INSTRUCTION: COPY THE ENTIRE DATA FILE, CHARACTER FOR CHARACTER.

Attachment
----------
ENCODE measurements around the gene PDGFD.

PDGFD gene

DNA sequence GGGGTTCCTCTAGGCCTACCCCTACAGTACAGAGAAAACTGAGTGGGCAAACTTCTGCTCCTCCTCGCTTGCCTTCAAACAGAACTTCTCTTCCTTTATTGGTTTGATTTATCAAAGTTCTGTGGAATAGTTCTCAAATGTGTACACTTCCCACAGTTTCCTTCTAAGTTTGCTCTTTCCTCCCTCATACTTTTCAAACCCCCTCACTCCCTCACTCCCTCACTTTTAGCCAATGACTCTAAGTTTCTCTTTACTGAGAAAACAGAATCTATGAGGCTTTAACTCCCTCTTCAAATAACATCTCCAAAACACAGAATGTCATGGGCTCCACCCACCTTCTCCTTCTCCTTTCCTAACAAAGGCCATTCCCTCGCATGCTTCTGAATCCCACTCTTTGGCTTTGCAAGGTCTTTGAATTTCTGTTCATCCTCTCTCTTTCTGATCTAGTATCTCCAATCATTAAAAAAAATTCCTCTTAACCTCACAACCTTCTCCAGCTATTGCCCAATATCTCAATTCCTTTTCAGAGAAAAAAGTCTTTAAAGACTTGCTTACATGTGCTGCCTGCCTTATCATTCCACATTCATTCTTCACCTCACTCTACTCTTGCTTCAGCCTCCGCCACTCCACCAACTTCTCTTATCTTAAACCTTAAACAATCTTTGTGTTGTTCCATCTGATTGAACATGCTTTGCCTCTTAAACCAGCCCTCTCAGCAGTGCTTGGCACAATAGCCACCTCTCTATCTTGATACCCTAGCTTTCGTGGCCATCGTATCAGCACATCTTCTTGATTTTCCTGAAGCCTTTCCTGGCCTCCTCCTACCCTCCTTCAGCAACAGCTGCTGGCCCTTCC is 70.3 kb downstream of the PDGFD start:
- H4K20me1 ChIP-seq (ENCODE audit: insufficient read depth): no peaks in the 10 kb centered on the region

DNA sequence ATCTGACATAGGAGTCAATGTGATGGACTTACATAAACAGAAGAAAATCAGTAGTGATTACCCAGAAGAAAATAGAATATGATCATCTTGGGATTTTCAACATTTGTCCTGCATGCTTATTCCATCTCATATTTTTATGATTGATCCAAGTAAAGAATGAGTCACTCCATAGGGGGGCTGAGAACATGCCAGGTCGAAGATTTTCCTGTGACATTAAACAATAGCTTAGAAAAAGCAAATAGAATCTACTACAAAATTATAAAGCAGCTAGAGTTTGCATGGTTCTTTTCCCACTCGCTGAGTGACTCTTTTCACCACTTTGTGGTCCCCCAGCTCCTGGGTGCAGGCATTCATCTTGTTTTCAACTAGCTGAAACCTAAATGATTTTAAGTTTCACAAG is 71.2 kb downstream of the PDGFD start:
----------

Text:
ENCODE measurements around the gene PDGFD.

PDGFD gene

DNA sequence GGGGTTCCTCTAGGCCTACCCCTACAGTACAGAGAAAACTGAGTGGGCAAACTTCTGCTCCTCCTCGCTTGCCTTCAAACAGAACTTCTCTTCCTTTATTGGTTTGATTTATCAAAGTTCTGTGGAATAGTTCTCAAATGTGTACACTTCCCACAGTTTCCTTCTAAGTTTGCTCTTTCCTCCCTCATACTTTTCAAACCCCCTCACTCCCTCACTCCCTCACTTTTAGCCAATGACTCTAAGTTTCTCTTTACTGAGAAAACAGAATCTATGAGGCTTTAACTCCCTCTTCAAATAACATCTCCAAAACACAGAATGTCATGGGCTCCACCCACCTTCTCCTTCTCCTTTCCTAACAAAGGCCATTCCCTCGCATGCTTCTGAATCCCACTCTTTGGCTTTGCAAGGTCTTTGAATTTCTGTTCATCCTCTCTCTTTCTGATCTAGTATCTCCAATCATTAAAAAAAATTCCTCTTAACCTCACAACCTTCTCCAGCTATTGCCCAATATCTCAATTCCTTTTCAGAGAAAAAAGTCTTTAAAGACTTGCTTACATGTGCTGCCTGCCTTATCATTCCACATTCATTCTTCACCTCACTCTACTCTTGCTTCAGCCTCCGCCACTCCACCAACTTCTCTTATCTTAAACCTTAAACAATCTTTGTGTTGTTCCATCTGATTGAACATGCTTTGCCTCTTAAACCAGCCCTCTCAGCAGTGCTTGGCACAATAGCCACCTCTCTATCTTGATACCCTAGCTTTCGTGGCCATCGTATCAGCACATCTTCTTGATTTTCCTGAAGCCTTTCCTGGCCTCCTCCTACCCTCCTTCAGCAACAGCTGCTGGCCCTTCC is 70.3 kb downstream of the PDGFD start:
- H4K20me1 ChIP-seq (ENCODE audit: insufficient read depth): no peaks in the 10 kb centered on the region

DNA sequence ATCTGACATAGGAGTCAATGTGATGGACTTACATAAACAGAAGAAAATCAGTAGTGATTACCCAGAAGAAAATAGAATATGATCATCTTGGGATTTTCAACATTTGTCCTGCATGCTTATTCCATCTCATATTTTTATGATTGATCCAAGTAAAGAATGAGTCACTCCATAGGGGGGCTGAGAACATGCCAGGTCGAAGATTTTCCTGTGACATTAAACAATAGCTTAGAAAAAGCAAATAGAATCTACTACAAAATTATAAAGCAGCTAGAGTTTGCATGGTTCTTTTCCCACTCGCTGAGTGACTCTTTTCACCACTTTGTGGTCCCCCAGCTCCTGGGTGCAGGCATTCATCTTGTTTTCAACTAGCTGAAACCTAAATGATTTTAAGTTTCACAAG is 71.2 kb downstream of the PDGFD start: